I have recently been doing quite a bit of work on intelligibility, and some of my data comes from a male speaker from Hong Kong talking to a female speaker from Malaysia. My research is concerned with places where they failed to understand each other, and specifically with what causes those misunderstandings.
In one place, the male speaker says that he likes the steady climate of Brunei as, in previous places he has been, it has been 'either freezing cold or flaming hot'. And, as is common for speakers from Hong Kong, he simplifies the consonant clusters at the start of freezing and flaming, omitting the [r] in the first and the [l] in the second.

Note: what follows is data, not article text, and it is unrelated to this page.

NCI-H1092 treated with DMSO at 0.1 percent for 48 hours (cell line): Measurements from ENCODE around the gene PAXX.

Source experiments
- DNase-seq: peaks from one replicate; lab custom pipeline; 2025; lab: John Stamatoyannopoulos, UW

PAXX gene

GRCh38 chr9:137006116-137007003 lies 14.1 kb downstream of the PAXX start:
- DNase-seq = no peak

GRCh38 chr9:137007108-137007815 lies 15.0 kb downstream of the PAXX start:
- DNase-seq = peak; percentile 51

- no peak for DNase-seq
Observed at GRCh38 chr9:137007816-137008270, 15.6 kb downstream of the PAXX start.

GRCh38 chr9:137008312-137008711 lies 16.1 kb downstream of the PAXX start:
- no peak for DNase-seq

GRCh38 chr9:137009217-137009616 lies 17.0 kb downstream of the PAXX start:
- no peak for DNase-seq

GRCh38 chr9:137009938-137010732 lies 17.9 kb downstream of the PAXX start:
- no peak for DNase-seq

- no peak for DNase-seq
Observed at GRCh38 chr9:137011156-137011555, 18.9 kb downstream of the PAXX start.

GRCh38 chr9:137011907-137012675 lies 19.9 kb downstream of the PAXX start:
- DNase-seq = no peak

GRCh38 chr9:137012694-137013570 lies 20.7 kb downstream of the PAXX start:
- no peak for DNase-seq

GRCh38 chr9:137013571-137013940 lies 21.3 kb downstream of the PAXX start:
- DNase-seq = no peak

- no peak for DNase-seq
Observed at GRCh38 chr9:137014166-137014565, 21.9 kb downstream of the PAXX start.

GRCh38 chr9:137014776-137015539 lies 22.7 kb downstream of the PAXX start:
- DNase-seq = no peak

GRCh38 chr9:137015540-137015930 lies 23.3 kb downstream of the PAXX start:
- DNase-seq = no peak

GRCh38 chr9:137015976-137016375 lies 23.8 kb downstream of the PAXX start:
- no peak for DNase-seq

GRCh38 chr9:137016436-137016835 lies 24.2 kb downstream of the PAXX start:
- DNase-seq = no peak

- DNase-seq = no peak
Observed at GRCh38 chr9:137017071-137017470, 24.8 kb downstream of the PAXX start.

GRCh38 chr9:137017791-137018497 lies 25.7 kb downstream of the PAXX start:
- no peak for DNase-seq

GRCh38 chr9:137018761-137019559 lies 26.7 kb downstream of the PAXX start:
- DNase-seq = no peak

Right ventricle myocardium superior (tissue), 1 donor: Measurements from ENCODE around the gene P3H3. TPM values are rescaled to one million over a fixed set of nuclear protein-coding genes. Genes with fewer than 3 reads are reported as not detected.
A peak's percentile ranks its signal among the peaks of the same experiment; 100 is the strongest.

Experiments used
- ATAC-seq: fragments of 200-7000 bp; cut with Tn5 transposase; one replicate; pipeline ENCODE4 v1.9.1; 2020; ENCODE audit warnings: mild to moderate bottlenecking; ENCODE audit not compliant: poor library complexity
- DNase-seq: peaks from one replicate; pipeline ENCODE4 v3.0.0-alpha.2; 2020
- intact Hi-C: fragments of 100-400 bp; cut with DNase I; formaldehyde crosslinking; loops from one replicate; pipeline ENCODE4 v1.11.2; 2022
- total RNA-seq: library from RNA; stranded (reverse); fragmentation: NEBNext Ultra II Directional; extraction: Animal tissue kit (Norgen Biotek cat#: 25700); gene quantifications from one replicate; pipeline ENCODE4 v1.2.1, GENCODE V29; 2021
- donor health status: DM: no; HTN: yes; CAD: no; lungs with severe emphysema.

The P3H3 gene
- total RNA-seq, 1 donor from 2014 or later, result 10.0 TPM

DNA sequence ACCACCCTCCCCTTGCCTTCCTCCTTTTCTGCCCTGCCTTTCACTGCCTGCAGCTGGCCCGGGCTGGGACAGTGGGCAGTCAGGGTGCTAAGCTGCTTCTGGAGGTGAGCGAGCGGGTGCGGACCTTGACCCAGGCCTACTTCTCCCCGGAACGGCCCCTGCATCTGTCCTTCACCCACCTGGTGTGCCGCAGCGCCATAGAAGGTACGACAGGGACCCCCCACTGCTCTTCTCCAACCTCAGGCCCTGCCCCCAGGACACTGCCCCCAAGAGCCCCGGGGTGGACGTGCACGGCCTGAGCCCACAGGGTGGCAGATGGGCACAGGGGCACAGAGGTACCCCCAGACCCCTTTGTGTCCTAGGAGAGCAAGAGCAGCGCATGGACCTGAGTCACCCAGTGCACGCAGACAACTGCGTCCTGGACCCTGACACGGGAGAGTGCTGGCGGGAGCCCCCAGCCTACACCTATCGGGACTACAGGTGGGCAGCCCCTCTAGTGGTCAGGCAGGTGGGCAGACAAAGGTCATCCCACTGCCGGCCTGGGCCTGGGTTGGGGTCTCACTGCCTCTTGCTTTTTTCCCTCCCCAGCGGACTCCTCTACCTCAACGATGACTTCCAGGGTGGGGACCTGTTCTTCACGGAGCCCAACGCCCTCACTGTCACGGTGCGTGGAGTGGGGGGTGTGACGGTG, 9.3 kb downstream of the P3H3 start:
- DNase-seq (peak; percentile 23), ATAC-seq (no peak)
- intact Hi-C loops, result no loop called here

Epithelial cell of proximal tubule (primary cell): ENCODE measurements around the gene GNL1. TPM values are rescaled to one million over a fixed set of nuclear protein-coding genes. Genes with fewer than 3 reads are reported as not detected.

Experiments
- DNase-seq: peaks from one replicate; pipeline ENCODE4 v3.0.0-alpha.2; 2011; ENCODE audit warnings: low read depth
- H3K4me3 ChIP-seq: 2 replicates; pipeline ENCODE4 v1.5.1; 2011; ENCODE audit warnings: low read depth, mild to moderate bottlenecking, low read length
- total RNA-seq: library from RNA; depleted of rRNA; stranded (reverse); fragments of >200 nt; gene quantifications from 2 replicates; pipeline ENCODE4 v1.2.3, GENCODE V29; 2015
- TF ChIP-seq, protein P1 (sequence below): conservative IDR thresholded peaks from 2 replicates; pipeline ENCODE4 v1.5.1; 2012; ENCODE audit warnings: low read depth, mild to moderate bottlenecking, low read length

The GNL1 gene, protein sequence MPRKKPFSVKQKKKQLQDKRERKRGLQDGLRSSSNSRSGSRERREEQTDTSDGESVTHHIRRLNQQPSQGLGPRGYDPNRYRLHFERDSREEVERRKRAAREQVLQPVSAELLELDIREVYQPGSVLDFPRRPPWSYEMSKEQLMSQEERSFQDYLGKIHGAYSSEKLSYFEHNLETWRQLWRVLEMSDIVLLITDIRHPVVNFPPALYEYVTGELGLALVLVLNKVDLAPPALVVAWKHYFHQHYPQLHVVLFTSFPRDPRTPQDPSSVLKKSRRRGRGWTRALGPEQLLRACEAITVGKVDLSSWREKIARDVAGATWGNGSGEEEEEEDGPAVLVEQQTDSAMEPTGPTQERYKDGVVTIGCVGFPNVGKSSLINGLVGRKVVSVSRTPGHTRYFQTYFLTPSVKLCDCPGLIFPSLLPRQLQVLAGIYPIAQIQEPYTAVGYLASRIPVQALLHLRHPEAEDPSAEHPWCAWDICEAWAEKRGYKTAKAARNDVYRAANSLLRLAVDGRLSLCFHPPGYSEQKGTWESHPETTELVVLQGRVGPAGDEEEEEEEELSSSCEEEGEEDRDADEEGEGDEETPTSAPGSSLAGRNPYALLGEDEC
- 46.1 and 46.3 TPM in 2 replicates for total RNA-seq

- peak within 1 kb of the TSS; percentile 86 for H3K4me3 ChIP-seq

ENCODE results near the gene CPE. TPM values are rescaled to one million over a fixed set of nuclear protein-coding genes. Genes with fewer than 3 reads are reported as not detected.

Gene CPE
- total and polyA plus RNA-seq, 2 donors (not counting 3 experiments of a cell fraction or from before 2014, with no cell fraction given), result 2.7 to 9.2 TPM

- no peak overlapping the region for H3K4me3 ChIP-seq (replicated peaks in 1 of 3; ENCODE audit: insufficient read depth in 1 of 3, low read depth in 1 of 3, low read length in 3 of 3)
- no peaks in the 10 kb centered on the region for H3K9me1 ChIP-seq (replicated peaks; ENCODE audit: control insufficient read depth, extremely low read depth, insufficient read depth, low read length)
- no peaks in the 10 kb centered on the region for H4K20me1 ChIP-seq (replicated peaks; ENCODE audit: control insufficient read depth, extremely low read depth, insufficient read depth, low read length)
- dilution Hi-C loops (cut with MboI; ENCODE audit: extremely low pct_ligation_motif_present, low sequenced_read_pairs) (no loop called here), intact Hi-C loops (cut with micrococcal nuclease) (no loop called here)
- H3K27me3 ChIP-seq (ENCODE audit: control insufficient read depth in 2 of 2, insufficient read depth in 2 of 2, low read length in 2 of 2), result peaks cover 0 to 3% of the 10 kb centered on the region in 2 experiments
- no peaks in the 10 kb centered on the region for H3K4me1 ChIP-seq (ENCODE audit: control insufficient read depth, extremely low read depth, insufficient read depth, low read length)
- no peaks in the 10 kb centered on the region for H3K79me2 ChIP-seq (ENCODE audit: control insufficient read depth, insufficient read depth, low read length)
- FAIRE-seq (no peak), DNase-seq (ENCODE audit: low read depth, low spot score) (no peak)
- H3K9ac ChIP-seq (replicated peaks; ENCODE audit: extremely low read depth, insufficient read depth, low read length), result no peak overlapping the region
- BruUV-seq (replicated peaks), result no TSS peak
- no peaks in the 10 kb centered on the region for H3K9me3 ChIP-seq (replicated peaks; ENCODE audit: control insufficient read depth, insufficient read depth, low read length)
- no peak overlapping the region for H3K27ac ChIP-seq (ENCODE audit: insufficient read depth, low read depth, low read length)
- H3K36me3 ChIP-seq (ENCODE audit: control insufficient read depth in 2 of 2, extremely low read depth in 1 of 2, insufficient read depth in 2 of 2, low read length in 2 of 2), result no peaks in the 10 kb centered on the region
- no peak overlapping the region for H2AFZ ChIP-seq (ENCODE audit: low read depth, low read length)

What is interesting from these examples is that his listener understood him perfectly well when he said 'freezing cold' but could not understand him when he said 'flaming hot'. In fact, she transcribed it as 'fuming hot' instead of 'flaming hot'.
The explanation for this is, of course, that 'freezing cold' is a common phrase (it occurs 197 times in the COCA corpus of American English ‑ see here), but 'flaming hot' is much less common (it only occurs 2 times in the COCA data).
What this tells us is this: when you are using a common phrase, then you don't need to articulate it too carefully to be understood; but if you are sayng something less common, then you need to say it very carefully.
The other thing to note is this: loss of intelligibility does not just involve pronunciation, as we have to consider other factors as well. Both of these phrases involved the same kind of non-standard pronunciation, but one was understood while the other was not.